Potentially revolutionary treatment: rotator cuff regeneration

Millions of people’s damaged shoulders each year might be repaired with the use of a novel method of muscle regeneration. The method promotes muscle growth in the rotator cuff muscles using cutting-edge ingredients.

The research was published on August 8th in the Proceedings of the National Academy of Sciences (PNAS) by UConn Health researchers.

Adults frequently sustain injuries like tears of the rotator cuff, one of the main tendons in the shoulder joint. Surgery has improved to the point where rotator cuff repairs are now viable. However, surgical failure rates might be very high.

According to a new study, a graphene/polymer matrix injected into shoulder muscle can prevent re-tear injuries. The study was conducted by a team of researchers from the UConn School of Medicine under the direction of surgeon, engineer, and scientist Dr. Cato T. Laurencin.

According to Laurencin, “most restorations focus on the tendon” and how to best reattach it to the bone. “However, the actual issue is that muscle deteriorates and fat accumulates. A tear causes the muscle to contract and the body to start storing fat there instead.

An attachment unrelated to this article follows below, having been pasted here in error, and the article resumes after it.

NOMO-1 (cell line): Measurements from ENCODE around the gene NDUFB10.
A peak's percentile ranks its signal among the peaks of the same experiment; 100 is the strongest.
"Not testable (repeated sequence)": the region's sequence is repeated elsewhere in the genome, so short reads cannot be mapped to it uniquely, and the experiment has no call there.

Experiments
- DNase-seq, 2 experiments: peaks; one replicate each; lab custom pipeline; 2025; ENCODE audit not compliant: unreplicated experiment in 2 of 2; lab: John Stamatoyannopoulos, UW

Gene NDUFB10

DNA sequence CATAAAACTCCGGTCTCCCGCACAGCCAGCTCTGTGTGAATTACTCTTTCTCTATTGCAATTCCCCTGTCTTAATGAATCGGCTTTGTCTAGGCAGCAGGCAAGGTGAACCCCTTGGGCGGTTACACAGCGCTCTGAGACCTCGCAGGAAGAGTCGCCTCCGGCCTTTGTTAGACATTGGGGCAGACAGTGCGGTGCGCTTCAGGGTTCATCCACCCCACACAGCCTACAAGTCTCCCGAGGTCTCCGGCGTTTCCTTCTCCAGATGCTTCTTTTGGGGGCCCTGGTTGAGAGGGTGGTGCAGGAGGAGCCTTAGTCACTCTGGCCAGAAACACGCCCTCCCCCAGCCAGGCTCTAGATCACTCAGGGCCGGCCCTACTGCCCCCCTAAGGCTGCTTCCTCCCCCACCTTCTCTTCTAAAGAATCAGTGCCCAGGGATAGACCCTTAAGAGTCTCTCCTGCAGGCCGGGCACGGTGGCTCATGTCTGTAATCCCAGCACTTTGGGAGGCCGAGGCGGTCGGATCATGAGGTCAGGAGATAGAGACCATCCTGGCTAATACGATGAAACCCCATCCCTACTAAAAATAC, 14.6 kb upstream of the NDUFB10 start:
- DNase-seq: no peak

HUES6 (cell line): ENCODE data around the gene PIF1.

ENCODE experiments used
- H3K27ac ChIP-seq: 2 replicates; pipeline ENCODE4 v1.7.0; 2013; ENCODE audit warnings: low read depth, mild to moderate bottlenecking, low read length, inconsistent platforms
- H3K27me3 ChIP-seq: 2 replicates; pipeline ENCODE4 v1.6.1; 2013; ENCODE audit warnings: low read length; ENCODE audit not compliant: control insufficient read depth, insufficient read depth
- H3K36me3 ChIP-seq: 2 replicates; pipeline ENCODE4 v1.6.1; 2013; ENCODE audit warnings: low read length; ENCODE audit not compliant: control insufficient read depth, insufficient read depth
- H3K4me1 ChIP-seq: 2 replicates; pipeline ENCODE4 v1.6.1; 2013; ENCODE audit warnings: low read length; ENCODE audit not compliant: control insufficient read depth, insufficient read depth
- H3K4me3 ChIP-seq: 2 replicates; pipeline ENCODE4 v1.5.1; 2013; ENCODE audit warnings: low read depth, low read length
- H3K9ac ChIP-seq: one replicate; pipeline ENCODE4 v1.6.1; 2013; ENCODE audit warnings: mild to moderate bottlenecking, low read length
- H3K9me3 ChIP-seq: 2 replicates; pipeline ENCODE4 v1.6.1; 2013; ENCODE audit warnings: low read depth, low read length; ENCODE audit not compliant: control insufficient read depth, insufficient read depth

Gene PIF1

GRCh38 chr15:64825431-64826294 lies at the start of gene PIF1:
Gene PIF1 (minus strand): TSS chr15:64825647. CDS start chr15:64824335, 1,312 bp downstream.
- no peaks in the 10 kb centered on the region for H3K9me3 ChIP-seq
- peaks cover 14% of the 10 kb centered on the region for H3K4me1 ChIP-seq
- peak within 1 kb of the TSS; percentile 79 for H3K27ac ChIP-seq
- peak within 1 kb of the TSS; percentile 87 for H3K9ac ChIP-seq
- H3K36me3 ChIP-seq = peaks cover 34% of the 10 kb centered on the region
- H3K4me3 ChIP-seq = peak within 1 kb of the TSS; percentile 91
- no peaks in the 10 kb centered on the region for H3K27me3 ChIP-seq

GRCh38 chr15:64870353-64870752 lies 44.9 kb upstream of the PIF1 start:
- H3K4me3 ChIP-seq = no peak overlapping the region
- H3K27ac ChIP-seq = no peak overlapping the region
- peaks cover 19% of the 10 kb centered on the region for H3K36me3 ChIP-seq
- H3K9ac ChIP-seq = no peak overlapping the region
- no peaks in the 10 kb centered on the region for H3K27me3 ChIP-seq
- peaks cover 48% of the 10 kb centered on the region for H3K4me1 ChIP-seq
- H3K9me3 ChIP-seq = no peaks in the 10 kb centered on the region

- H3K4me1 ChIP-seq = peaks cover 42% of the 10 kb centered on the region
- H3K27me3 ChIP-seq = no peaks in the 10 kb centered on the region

The weakened muscle is unable to withstand normal loads when the tendon and muscle are finally surgically reattached to the shoulder bone, increasing the risk of further injury.

To create a polymer mesh impregnated with graphene nanoplatelets, Dr. Laurencin and graduate student Nikoo Shemshaki collaborated with other UConn Connecticut Convergence Institute experts.

The muscle grew back when it was utilised to reconstruct the shoulders of rats with chronic rotator cuff injuries and muscle atrophy.

In a petri dish in the lab, they attempted to grow muscle on the mesh, and they discovered that the substance appeared to promote the growth of myotubes, which are precursors to muscle, while discouraging the formation of fat.

“This definitely could be a ground-breaking method of treating rotator cuff problems. It deals with the real issue, which is fat gain and muscle deterioration “says Laurencin.

Studying the matrix in a huge animal is the next phase in their research. The group is eager to develop the technology in people.


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